Engineering experts from the University of Exeter have developed innovative new memory using a hybrid of graphene oxide and titanium oxide. Their devices are low cost and eco-friendly to produce, and they are perfectly suited for use in flexible electronic devices such as 'bendable' mobile phones, computer and television screens, and even 'intelligent' clothing.

These devices may also have the potential to offer a cheaper and more adaptable alternative to 'flash memory,' which is currently used in many common devices such as memory cards, graphics cards and USB computer drives.

The research team insists that these new devices have the potential to revolutionize not only how data is stored, but also to take flexible electronics to a new age in terms of speed, efficiency and power.

The research is published in the scientific journal ACS Nano.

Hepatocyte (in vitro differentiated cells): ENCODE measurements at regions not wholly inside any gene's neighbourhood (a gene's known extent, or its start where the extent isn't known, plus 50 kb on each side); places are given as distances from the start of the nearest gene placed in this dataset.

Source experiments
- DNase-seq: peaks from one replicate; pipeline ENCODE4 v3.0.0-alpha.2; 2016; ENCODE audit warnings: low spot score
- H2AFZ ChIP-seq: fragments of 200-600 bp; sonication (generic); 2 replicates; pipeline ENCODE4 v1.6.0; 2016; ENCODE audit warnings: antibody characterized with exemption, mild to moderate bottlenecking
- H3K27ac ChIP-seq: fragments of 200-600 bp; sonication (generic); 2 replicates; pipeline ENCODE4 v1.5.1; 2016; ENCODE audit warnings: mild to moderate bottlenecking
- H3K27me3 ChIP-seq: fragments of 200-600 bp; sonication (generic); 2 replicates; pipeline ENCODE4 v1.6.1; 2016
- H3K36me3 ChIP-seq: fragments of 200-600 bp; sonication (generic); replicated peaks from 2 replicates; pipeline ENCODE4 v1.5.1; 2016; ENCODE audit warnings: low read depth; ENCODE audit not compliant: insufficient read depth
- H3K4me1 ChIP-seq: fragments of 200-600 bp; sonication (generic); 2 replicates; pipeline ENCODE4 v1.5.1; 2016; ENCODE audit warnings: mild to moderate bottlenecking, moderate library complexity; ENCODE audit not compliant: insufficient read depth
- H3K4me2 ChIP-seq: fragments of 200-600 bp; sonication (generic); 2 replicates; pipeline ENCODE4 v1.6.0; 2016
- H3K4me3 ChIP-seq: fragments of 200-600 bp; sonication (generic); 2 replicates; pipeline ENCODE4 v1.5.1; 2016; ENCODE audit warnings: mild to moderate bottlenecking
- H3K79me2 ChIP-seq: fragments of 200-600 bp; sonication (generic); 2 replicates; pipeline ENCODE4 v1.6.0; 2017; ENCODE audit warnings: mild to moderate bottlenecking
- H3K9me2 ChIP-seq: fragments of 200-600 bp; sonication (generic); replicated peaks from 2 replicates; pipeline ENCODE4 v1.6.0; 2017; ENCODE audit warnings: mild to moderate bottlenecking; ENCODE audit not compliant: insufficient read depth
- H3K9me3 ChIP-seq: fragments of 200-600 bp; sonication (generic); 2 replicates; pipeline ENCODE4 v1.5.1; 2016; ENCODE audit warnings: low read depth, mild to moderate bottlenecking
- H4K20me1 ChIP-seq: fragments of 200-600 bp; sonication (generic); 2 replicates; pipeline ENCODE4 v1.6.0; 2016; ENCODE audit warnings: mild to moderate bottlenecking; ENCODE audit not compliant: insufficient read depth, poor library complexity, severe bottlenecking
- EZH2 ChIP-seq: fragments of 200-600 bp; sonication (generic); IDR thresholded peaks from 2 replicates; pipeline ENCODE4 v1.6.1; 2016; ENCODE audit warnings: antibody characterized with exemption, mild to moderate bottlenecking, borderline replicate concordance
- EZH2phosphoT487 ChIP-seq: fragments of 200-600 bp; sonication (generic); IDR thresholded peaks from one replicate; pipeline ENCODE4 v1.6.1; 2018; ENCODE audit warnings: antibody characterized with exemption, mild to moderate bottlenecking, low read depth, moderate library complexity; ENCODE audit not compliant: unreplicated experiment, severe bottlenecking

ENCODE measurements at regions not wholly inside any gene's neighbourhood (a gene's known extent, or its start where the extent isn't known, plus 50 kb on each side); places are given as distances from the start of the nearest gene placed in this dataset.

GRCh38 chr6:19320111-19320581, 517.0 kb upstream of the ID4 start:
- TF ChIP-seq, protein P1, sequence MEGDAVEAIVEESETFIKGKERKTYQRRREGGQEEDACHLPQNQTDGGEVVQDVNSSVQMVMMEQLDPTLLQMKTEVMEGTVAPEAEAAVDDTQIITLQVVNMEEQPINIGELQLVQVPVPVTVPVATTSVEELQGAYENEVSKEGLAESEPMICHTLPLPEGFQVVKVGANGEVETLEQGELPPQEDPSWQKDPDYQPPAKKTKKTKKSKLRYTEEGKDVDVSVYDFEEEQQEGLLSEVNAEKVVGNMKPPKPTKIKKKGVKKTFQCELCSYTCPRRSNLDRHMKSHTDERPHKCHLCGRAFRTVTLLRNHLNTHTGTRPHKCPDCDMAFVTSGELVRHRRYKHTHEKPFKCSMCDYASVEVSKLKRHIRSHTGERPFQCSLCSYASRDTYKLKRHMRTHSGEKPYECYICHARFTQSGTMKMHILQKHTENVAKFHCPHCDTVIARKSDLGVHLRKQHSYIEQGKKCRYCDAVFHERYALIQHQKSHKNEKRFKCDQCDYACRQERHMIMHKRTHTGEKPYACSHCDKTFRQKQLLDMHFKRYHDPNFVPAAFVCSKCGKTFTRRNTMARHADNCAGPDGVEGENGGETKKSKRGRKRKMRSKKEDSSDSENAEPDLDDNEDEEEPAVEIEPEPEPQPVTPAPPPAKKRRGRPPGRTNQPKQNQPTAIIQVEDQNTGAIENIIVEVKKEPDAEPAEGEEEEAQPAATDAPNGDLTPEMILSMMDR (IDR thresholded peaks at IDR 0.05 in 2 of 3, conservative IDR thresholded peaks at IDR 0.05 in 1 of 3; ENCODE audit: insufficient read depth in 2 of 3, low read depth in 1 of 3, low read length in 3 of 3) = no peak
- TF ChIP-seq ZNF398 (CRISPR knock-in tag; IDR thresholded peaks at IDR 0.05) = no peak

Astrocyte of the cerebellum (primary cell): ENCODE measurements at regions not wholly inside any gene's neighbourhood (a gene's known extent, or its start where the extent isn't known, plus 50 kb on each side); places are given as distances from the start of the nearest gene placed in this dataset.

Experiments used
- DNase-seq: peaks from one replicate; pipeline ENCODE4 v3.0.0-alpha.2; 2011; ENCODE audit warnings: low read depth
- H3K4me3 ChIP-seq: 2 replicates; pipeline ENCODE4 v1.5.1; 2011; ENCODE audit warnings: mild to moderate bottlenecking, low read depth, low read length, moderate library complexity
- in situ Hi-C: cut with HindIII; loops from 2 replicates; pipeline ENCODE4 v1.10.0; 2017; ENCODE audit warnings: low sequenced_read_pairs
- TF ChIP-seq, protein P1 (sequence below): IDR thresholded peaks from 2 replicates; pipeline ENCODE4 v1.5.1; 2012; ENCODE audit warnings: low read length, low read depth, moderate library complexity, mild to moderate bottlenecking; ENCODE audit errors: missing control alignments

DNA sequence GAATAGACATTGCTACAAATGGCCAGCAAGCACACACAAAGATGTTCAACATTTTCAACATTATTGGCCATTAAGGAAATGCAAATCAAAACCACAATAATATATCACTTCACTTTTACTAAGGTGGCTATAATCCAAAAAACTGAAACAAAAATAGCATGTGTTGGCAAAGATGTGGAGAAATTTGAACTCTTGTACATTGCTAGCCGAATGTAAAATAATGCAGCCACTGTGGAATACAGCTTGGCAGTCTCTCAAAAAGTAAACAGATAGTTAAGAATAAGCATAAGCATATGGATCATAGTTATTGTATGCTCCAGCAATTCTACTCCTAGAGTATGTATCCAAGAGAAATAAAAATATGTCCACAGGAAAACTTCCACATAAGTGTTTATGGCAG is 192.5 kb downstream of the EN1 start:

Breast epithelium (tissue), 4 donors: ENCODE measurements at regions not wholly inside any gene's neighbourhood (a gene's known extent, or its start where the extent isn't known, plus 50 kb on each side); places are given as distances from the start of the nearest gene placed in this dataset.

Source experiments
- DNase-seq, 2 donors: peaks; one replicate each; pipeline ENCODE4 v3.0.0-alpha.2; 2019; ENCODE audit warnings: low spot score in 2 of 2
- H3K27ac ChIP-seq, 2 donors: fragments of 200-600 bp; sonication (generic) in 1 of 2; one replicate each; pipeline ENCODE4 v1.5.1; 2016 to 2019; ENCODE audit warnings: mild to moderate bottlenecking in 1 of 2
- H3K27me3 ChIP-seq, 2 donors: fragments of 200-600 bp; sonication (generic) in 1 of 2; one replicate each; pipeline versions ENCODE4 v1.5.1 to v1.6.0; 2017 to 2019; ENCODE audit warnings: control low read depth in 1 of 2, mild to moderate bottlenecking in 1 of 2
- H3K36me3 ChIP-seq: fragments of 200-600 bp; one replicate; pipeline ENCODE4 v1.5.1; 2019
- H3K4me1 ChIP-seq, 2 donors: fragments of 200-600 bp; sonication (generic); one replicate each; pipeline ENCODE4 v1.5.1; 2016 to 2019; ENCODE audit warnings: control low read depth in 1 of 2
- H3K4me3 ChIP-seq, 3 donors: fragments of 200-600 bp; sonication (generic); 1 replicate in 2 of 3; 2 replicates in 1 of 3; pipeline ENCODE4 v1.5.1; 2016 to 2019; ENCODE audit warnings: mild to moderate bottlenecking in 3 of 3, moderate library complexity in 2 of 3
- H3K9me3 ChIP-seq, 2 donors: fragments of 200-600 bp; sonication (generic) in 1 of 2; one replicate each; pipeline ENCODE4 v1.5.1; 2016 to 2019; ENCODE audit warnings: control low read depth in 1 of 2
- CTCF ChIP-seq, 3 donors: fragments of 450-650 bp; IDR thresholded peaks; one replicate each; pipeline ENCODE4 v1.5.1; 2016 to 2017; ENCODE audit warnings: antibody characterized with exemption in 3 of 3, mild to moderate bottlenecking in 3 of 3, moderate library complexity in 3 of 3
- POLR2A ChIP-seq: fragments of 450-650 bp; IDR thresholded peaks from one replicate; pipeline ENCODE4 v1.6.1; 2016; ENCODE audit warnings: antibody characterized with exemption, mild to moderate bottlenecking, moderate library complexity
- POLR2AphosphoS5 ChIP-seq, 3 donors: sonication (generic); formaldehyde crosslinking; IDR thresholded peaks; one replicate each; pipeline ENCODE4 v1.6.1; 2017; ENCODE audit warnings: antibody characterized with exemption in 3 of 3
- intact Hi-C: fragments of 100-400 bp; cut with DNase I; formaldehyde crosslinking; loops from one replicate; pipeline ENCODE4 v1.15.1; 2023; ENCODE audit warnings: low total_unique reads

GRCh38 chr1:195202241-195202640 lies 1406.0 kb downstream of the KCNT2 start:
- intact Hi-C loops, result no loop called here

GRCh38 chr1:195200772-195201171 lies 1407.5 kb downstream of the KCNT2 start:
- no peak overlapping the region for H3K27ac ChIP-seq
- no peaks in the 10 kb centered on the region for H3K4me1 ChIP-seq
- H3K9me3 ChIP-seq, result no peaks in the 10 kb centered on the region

Professor David Wright, an Electronic Engineering expert from the University of Exeter, and lead author of the paper, said: "Using graphene oxide to produce memory devices has been reported before, but they were typically very large, slow and aimed at the 'cheap and cheerful' end of the electronics goods market.

"Our hybrid graphene oxide-titanium oxide memory is, in contrast, just 50 nanometers long and 8 nanometers thick and can be written to and read from in less than five nanoseconds — with one nanometer being one billionth of a meter and one nanosecond a billionth of a second."

Professor Craciun, a co-author of the work, added: "Being able to improve data storage is the backbone of tomorrow's knowledge economy, as well as industry on a global scale. Our work offers the opportunity to completely transform graphene-oxide memory technology, and the potential and possibilities it offers."

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